What’s your family business performance score?

What’s your family business performance score?

A family business is unique, in that it needs to keep both the needs of the family in mind with every business decision, without deterring from what’s right for the business itself. So how well is your business performing?

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A balance is a must

Anyone running a family business will attest to the fact that with every decision the interests of the family must be held in one hand, and then interests of the business in the other. When one is favoured over the other, things fall apart.

If the owners set aside the interests of the family for those of the business too often, then they will soon find that the family starts to resent the business and pull away from it – making it difficult to pass it on to a committed next generation.

On the other hand, placing the family’s needs above those of the business will lead to the quick deterioration of the company’s health. Making it unlikely that it will sustain itself much further, let alone thrive.

That’s why the Family Business Performance measurement takes 6 important business and family characteristics into account to decipher how well a business is doing to keep the balance and therefore the health of both the family and the business high.

The characteristics

  1. CEO’s age: According to some findings*, businesses with CEOs aged between 51 and 60 perform the best, with firms increasing in performance as the CEO’s age increased before they reached this optimal age bracket. Interestingly, the opposite is true for CEOs after the age of 60 – as CEOs approach 70, their personal goals tend to stop aligning with the business goals and risk-taking diminishes.
  2. Diversity in leadership: High performing family businesses are more likely to have a female CEO, as well as a formal board of directors with a non-family, non-executive director. This suggests that bringing diversity into the upper management of the business allows for different viewpoints to be heard and guards against stagnant thinking in the business.
  3. Communication: The more structure and formal documentation around how family and non-family employees will be handled in the business, the better the overall performance of the business. When issues like succession, promotions and remuneration, as well as governance policies are not firmly in place, then a lot of time can be wasted on conflict and confusion – which will just work against the business’s positive performance.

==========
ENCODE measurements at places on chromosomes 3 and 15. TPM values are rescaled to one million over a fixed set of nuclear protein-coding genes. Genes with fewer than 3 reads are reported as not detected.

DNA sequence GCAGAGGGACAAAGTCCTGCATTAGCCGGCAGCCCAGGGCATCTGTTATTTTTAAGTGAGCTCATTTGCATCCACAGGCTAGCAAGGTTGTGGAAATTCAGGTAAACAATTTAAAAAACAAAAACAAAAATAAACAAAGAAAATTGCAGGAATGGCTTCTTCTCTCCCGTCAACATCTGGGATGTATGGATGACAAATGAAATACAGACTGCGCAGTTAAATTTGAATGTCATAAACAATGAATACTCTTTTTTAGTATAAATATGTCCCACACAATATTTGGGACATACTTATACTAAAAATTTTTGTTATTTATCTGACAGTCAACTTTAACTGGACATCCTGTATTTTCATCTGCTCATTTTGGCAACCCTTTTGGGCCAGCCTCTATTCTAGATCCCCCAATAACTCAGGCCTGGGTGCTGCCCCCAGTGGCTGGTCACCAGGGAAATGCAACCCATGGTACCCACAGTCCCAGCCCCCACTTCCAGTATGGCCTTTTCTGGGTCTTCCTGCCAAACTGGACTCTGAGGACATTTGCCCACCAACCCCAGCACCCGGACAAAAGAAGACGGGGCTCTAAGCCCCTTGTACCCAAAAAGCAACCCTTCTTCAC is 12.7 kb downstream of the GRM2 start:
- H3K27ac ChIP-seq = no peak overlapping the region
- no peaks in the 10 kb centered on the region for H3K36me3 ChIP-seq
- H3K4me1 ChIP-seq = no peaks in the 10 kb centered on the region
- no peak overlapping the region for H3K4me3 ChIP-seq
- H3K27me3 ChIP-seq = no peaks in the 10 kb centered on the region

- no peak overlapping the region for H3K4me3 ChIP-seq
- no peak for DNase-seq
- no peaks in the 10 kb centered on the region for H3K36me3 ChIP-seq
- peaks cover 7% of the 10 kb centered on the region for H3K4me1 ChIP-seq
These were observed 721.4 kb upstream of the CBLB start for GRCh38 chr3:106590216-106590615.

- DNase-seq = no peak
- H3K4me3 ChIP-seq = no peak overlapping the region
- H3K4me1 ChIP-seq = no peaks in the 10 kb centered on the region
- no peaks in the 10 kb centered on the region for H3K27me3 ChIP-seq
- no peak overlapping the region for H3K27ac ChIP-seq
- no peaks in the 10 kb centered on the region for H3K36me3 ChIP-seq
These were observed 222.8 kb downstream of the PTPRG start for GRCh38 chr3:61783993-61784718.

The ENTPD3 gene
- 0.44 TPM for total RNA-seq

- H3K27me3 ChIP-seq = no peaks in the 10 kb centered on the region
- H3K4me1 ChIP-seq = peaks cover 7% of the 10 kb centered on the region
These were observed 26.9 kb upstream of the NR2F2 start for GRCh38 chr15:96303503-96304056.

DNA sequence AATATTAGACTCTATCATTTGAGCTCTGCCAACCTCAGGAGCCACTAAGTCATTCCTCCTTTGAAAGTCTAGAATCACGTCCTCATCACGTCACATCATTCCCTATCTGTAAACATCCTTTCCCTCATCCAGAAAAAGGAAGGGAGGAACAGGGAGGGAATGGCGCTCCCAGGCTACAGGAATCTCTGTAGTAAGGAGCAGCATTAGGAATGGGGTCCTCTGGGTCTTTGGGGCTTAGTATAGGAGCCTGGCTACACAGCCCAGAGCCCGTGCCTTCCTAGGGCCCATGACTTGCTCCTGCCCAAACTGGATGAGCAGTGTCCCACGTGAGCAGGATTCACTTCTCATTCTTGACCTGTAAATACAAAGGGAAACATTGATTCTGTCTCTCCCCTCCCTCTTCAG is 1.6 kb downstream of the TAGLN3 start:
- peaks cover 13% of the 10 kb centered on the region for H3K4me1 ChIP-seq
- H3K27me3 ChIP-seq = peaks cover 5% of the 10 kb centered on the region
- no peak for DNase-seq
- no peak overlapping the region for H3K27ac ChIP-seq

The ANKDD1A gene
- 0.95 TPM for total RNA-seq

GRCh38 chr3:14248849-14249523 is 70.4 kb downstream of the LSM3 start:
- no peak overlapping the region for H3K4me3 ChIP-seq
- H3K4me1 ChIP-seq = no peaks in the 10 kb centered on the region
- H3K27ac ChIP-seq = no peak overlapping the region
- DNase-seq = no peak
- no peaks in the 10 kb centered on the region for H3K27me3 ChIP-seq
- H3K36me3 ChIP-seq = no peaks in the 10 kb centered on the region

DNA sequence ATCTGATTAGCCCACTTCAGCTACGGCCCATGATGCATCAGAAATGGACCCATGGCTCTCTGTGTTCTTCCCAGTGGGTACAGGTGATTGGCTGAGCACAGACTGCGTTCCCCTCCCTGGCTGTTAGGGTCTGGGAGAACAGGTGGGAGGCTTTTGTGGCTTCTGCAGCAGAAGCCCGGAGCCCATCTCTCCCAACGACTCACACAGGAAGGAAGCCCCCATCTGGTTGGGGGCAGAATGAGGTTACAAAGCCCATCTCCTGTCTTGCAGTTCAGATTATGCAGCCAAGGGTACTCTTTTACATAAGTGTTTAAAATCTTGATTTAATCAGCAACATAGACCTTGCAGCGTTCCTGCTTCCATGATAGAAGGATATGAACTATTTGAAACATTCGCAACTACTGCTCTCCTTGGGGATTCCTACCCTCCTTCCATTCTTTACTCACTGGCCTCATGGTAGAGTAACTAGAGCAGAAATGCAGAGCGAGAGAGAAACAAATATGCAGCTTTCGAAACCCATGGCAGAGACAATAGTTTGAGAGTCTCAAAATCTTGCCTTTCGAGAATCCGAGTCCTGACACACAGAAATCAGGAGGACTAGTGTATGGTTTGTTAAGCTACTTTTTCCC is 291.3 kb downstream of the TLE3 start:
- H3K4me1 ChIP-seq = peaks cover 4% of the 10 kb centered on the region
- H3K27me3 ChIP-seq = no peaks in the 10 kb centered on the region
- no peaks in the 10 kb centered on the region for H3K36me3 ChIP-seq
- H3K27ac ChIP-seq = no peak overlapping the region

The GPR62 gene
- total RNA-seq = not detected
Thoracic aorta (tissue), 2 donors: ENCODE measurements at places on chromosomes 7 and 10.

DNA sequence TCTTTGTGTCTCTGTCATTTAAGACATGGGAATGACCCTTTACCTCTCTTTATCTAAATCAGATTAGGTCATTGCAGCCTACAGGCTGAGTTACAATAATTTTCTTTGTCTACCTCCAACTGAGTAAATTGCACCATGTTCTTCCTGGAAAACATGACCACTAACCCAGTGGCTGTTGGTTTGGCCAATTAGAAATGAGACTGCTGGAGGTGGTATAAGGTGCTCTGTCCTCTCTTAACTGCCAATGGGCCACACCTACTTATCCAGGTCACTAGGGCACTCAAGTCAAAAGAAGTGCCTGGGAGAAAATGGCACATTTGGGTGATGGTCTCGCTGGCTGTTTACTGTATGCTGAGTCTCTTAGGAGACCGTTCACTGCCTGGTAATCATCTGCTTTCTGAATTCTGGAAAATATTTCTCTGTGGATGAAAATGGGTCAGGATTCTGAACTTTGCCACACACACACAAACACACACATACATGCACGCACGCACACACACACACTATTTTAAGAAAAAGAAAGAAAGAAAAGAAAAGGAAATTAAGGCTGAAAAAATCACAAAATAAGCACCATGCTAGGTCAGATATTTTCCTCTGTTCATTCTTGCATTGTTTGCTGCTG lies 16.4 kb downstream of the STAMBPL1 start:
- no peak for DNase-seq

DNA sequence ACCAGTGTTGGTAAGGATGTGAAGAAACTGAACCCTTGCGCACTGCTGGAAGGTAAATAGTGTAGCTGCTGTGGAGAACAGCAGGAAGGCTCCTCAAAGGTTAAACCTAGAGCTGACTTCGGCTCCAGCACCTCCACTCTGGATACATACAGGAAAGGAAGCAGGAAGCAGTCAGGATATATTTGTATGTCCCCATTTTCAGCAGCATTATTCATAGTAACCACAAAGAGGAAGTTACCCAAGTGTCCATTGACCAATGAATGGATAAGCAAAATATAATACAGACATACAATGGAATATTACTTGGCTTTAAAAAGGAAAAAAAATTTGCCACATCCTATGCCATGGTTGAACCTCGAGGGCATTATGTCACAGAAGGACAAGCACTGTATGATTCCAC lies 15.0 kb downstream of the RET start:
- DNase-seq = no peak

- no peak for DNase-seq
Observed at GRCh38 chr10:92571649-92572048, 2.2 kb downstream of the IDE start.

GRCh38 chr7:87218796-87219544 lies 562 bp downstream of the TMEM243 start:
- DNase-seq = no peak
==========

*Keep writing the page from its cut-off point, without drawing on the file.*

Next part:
4. Outward focus: The highest performing family businesses are doing so because they are actively keeping an eye on both their competitors and the outside factors affecting the business through competitor analyses, benchmarking and documented strategic plans that are reviewed annually and reported on for progress made.
  5. Entrepreneurial culture: Such a culture supports the pursuit of innovation in developing new products and services, thus ensuring that the business is never left behind its competitors or the needs of the market. This “Prospector” strategy is all about moving forward as a business, rather than simply sticking with the same strategy the business has always had.
  6. Financial resources: This one should be quite obvious – a family business without access to financial resources will not be able to champion innovation as they won’t have the capital to float new products and services before they reach market. The healthier a family business’ financial situation, the more likely they are to perform well overall.

*Source: Family Business Survey 2015 ‘Family businesses: Optimistic, entrepreneurial, open to disruptive technologies’, KPMG & FBA, 2015 (PDF 693 KB)

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